Whether you’re a devoted reader of the Bard’s words, or prefer to watch the films rather than read his texts, every screen adaptation of Shakespeare comes with a sense of deja vu. Given the frequency with which the playwright’s works make it to film and television, you probably have seen it all before — even if you don’t quite realise it.
Indeed, settling into Henry IV Part I, the second episode of The Hollow Crown, audiences can be forgiven for feeling like they’re in familiar territory. Before Tom Hiddleston took on the role of the defiant Prince Hal — the heir to the throne who spends his time in taverns and in company that his father, King Henry (Jeremy Irons), deems unsuitable — Keanu Reeves got there first. As a hustler working the streets of Portland, he palled around with River Phoenix in the loosely inspired remake that was Gus Van Sant’s My Own Private Idaho.
Just as watching The Hollow Crown stage Shakespeare’s historical plays with a stellar cast and in real-life settings casts another light onto his work, so does tinkering with the text to transport it to more recent times, add contemporary sensibilities or both. Here’s seven movies and TV shows that do just that, aka must-see modern Shakespeare.
My Own Private Idaho
It’s the film that cemented the late River Phoenix as one of the greatest actors of his generation, and confirmed that Keanu Reeves could play more than a dim-witted time traveller and the best surfing FBI agent to ever make it to the screen. Only the third feature directed by Gus Van Sant, My Own Private Idaho is also a road movie that transports Henry IV Part I’s wayward son into the world of hustling and drifting across America until he can inherit his father’s fortune, complete with dialogue paraphrased from the original text.
Sons of Anarchy
No one actually talks about ghosts in Kurt Sutter’s seven-season exploration of the dramas inside an outlaw motorcycle club, but two haunt Sons of Anarchy. As young vice president Jax Teller (Charlie Hunnam) finds himself questioning the leadership of Clay Morrow (Ron Perlman), who also happens to be married to his mother (Katey Sagal), he can’t escape the shadow of the deceased father he increasingly suspects was murdered by the club’s current leader. And, in taking his narrative down this path, Sutter embraces the influence of Hamlet, as several other character dynamics, plot developments and even episode titles make plain.
Ten Things I Hate About You
When Heath Ledger’s Patrick Verona grabbed a microphone, walked out in front of a football field full of high schoolers, and sang “Can’t Take My Eyes Off Of You” to Julia Stiles’ Kat Stratford, Ten Things I Hate About You became the go-to teen-centric Shakespeare adaptation. That’s no mean feat given that the sub genre became quite crowded during the late ‘90s and early ‘00s, and there’s certainly more to the modernisation of The Taming of the Shrew than that — witty turns of phrase, clever nods to the source and to the iconic playwright in general, and the ability to make audiences forget that they’re watching a version of one of the Bard’s most beloved comedies among them. Plus, it also spawned a TV spinoff.
Would-be lovers trying to overcome a family feud is one thing; potential sweethearts struggling with the fact that one is living and the other ranks among the shuffling undead is another. Warm Bodies might seem like it’s jumping on the paranormal romance trend reignited by Twilight, but with characters named R (Nicholas Hoult) and Julie (Teresa Palmer), it clearly stems from another literary love story. Of course, other ostensible remakes of the Bard’s star-crossed lovers abound, including in ten-time Oscar winner West Side Story, but there’s just something endearing about this zombie take on the tale.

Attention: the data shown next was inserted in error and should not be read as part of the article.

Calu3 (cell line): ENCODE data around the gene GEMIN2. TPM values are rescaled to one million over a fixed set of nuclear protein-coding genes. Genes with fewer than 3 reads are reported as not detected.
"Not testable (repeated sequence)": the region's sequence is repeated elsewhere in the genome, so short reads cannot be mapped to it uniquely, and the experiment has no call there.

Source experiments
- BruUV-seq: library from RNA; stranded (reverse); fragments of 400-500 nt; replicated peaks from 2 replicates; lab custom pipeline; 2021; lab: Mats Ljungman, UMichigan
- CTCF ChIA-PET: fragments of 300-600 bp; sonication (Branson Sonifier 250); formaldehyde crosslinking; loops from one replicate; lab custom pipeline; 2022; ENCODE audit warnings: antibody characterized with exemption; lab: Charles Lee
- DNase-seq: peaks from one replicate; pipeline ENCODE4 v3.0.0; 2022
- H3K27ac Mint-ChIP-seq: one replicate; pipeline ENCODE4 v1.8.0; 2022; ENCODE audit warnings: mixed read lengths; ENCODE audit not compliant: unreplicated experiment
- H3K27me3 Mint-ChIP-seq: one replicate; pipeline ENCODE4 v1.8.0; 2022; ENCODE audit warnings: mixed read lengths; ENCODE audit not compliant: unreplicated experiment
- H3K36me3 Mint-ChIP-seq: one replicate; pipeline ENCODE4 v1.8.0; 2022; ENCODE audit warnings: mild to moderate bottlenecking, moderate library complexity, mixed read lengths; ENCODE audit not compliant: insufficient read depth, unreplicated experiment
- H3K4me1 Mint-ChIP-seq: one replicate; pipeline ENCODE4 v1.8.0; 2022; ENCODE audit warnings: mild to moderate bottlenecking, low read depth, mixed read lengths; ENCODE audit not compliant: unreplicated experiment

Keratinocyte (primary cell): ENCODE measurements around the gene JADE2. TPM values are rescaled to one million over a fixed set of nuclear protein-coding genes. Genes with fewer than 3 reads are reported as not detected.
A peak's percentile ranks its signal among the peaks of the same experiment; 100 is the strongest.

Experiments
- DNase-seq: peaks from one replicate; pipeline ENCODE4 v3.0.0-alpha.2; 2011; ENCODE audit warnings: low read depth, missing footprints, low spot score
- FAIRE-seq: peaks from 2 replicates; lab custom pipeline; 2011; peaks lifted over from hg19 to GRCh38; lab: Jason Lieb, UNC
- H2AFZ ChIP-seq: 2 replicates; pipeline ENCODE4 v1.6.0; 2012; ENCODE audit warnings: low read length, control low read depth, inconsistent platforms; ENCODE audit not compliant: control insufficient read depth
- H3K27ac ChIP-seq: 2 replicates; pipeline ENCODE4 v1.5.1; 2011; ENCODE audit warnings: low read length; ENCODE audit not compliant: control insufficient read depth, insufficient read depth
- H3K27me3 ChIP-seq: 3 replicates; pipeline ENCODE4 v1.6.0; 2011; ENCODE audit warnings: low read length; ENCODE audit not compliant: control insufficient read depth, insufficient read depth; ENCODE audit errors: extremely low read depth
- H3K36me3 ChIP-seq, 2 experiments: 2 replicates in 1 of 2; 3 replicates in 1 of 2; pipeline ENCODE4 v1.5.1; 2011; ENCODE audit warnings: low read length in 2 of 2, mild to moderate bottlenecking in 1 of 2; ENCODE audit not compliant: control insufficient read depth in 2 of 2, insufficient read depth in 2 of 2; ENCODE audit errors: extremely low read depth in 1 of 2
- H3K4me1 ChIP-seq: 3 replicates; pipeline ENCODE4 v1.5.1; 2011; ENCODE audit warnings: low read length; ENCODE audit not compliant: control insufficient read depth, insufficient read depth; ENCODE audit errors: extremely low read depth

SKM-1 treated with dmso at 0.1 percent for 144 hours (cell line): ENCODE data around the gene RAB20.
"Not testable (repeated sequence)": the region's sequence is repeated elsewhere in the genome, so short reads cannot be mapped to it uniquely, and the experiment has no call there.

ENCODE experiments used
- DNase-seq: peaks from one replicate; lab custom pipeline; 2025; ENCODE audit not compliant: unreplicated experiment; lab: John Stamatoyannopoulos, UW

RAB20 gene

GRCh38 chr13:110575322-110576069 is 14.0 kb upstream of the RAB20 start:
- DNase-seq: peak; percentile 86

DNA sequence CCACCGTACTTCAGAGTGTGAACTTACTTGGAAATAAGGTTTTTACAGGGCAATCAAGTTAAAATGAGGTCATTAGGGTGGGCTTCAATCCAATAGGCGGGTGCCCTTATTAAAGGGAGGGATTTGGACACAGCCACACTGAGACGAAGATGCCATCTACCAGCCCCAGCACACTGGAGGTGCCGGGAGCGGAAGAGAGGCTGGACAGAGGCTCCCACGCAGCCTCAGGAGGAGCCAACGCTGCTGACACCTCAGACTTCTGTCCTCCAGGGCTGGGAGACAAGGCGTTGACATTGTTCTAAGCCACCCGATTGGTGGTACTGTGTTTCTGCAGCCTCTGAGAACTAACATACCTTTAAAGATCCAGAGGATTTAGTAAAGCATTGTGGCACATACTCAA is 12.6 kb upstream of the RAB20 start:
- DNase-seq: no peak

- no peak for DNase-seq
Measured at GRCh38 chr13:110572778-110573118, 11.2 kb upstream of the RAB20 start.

Think of the first series of cult British comedy Blackadder as a Shakespearian catch-all, nodding to as many of his plays as Richard Curtis and Rowan Atkinson could manage. The season starts with the culmination of the War of the Roses — i.e. the tales behind much of The Hollow Crown — and features lines from, situations similar to and parodies of Richard III and Macbeth. Episodes that follow also reference Anthony and Cleopatra, Julius Caesar and Henry V, and boast the credit “additional dialogue by William Shakespeare”.
Much Ado About Nothing
Joss Whedon’s journey into Shakespearian territory might be more straightforward than most, barely changing the plot or dialogue, but don’t discount the difference contemporary setting, staging and styling — and a spirited cast of the director’s regulars including Angel’s Amy Acker and Alexis Denisoff, Dollhouse’s Fran Kranz and Firefly’s Nathan Fillion — can make. There’s a lightness of touch that makes his Much Ado About Nothing a joy to watch, as well as a sense of exuberance shared with the other film version of note, as helmed by and starring Kenneth Branagh and featuring everyone from Emma Thompson and Denzel Washington to Kate Beckinsale and seeming Shakespeare regular Keanu Reeves.
No list of recent versions of Shakespeare’s works is complete without recognising Akira Kurosawa’s contribution to the field. He reworked Macbeth in Throne of Blood and Hamlet in The Bad Sleep Well; however it is the Japanese filmmaker’s take on King Lear, aka Ran, that is perhaps his most memorable foray into the Bard’s territory. Though set in feudal times, it’s an unmistakably modern vision of multi-generational conflict, as made all the more vivid by its ample bloodshed.
For those seeking a more pure approach to the works of Shakespeare, tune in to The Hollow Crown on SBS Sunday nights at 8:30pm. Or stream it on SBS On Demand anytime: